Significantly SW1b omits to point out that all these issues were resolved by the second edition of the orchestral parts (PO2), but in a way that confirms what is now the universal performance practice: in the double bass parts bb. 3–11 are marked ‘Solo’ and the instruction beneath the 8 bars rest is simply ‘Dämpfer ab’ (see Figs 3 and 4 below). This would be an unequivocally conclusive piece of evidence against Wilken's reading were it not for the fact that the production of PO2 was delayed until after Mahler's death: the first violin part was printed only in 1912 and it was 1920 before the revised double bass part appeared. But whatever Universal Edition's in-house editing process took as its copy text – and APF6 seems the most likely candidate – it is noticeable that the passage clearly had attracted Mahler's attention, as he had added some additional articulation of the double bass solo, yet he was happy to retain the potentially ambiguous solo marking.³


facsimile of the opening two systems at the begining of the third movement in the second edition of the full score of Mahler's First Symphony

Fig. 3

Mahler, Symphony No. 1, full score, second edition (1912, PF2)


facsimile of the opening of the double bass part for the third movement in the second edition of the orchestral parts

Fig. 4

Mahler, Symphony No. 1, double bass part, second edition (1920, PO2)

More importantly, there is a strand of contextual evidence not discussed by Wilkens that provides insights into the expectations and actual experiences of  contemporary audiences. Whatever the conflict between readings of the first editions of the score and parts, when  early commentators and reviewers comment on the scoring of the passage at all, they are unanimous in indicating that what they expected to hear or did hear, was a solo double bass:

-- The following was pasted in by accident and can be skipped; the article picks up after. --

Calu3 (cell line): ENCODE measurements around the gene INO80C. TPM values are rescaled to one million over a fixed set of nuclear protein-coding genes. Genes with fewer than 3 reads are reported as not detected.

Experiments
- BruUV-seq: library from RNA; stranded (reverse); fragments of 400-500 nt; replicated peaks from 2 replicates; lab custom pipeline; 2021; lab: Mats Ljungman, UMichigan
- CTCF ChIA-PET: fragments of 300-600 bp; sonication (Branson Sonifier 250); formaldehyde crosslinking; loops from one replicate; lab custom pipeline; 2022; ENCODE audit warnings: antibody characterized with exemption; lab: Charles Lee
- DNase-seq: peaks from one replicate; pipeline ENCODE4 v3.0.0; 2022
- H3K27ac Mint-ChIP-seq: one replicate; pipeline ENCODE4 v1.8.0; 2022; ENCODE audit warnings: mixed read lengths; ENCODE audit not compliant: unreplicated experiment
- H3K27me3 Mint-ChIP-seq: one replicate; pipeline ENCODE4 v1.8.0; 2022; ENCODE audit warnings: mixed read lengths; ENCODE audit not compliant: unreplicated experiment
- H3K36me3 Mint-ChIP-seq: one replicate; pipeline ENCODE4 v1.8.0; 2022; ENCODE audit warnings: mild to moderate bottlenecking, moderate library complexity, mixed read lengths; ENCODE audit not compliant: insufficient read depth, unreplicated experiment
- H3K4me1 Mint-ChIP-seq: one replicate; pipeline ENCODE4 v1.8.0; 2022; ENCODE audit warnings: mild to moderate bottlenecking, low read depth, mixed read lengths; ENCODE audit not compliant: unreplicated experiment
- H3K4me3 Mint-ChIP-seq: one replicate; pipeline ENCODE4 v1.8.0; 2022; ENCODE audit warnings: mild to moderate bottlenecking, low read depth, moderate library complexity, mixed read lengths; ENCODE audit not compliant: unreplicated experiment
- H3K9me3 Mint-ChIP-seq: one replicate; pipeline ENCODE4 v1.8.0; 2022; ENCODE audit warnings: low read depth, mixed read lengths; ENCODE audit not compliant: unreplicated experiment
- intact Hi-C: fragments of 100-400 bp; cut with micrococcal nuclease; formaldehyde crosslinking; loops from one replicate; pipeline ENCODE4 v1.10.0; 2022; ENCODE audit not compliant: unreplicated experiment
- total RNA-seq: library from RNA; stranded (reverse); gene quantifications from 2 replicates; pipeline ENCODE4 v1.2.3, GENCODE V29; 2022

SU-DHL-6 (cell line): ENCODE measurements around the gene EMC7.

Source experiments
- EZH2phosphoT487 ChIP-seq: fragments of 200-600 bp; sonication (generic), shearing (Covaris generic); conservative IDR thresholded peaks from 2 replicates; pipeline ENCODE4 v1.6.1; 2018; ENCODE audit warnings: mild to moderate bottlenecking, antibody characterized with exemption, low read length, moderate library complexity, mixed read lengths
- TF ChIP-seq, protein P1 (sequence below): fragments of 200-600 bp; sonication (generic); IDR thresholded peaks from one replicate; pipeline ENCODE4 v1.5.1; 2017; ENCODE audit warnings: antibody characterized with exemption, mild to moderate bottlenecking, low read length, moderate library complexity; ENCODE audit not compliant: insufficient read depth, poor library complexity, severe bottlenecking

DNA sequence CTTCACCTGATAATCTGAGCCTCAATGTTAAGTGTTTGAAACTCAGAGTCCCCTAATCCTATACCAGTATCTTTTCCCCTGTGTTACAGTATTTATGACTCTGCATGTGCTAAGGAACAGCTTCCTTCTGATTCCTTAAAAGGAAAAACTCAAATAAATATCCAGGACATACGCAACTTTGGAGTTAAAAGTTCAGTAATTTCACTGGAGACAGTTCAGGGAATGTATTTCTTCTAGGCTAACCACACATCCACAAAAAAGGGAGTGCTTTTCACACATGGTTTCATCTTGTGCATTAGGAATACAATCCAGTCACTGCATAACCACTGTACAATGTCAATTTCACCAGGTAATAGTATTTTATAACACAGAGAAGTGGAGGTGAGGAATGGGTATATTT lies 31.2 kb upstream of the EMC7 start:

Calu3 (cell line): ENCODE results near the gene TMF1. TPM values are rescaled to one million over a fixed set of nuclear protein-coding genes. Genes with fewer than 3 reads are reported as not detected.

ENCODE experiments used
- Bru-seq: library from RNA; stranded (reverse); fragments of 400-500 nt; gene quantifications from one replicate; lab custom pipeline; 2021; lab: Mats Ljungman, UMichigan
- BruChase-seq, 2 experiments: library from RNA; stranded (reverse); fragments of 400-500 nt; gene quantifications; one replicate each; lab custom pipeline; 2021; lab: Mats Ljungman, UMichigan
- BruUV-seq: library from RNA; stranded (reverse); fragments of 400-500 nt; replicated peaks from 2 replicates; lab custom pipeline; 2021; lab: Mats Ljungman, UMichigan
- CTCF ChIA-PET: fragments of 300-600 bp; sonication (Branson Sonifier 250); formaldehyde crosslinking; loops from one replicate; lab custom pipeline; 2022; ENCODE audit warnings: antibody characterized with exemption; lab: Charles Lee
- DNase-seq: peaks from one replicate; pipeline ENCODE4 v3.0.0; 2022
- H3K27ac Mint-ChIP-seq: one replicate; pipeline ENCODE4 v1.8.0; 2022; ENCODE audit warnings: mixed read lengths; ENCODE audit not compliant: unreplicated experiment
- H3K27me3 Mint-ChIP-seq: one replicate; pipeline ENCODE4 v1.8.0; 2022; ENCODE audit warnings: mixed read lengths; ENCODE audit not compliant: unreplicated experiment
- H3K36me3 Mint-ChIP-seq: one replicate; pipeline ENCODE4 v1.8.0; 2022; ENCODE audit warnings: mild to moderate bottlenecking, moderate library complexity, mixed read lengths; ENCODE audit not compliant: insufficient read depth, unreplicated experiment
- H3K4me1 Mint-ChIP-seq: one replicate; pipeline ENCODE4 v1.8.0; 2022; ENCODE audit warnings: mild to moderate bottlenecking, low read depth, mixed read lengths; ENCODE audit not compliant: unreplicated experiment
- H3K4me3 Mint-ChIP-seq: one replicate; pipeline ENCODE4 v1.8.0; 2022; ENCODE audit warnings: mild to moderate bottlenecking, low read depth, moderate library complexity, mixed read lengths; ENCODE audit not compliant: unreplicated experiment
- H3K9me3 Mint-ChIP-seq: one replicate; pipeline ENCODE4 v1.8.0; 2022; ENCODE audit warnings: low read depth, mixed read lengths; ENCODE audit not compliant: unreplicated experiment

‘... Ein gedämpfter Contrabaß trägt das Thema vor ....’.

Ferdinand Pfohl: review of Hamburg performance, 27.10.1893 conducted by Mahler, reprinted in FPGM 64–7


‘Gedämpfte Pauken beginnen ...; dazu singt ein gedämpfter Solo-Bass die klagende Weise’,

Dresden concert programme note by Friedrich Brandes for the performance by Ernst von Schuch on 16. December 1898)


‘Leise beginnt der Kontrabass das Thema ...’.

Mahlers Symphonien, (Berlin: Schlesinger'sche Buch-und Musikhandlung, [ca. 1910?], 22.


‘Ein Kontrabaß setzt ein, ...’

Paul Stefan in 1910 (PSGM1, 91).

But the most compelling testimony concerns Mahler’s own practice: in his review in the Neues Wiener Tagblatt (319 (20 November 1900), p.2) of the first performance of the work in Vienna (i.e. after the publication of the score and parts), Max Kalbeck refers specifically to the use of a single double bass at the opening of the slow movement (I’m most grateful to Donald Mitchell for drawing this review to my attention). To this can be added the fact that in all seven of his recordings of the work, Bruno Walter (who made the piano duet transcription) gives the opening statement of the theme to a solo double bass. All of this provides strong evidence that what was awry here was not the score, but the first edition of the orchestral parts: for once a long-established performing tradition is correct.